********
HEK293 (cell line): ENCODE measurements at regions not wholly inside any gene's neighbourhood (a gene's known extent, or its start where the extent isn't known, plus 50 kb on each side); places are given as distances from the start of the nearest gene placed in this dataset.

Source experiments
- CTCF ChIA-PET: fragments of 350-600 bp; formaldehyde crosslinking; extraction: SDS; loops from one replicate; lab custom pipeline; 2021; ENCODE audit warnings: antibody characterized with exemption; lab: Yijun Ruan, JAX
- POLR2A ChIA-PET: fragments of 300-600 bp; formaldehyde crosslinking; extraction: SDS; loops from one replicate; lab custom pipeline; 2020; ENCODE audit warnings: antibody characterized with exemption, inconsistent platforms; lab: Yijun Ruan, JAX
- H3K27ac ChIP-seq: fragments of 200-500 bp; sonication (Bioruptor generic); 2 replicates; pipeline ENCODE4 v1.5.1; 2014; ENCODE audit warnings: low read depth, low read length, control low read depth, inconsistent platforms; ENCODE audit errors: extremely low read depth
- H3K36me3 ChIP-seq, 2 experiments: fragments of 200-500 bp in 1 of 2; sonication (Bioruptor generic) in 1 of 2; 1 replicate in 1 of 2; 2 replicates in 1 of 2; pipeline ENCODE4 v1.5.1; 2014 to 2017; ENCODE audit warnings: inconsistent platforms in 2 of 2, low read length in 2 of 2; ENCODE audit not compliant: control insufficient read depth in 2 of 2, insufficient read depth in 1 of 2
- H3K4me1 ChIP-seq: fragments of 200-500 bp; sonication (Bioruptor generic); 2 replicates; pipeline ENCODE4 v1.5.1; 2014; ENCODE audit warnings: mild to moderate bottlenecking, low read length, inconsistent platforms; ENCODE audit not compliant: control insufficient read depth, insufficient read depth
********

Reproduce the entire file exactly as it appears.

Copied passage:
HEK293 (cell line): ENCODE measurements at regions not wholly inside any gene's neighbourhood (a gene's known extent, or its start where the extent isn't known, plus 50 kb on each side); places are given as distances from the start of the nearest gene placed in this dataset.

Source experiments
- CTCF ChIA-PET: fragments of 350-600 bp; formaldehyde crosslinking; extraction: SDS; loops from one replicate; lab custom pipeline; 2021; ENCODE audit warnings: antibody characterized with exemption; lab: Yijun Ruan, JAX
- POLR2A ChIA-PET: fragments of 300-600 bp; formaldehyde crosslinking; extraction: SDS; loops from one replicate; lab custom pipeline; 2020; ENCODE audit warnings: antibody characterized with exemption, inconsistent platforms; lab: Yijun Ruan, JAX
- H3K27ac ChIP-seq: fragments of 200-500 bp; sonication (Bioruptor generic); 2 replicates; pipeline ENCODE4 v1.5.1; 2014; ENCODE audit warnings: low read depth, low read length, control low read depth, inconsistent platforms; ENCODE audit errors: extremely low read depth
- H3K36me3 ChIP-seq, 2 experiments: fragments of 200-500 bp in 1 of 2; sonication (Bioruptor generic) in 1 of 2; 1 replicate in 1 of 2; 2 replicates in 1 of 2; pipeline ENCODE4 v1.5.1; 2014 to 2017; ENCODE audit warnings: inconsistent platforms in 2 of 2, low read length in 2 of 2; ENCODE audit not compliant: control insufficient read depth in 2 of 2, insufficient read depth in 1 of 2
- H3K4me1 ChIP-seq: fragments of 200-500 bp; sonication (Bioruptor generic); 2 replicates; pipeline ENCODE4 v1.5.1; 2014; ENCODE audit warnings: mild to moderate bottlenecking, low read length, inconsistent platforms; ENCODE audit not compliant: control insufficient read depth, insufficient read depth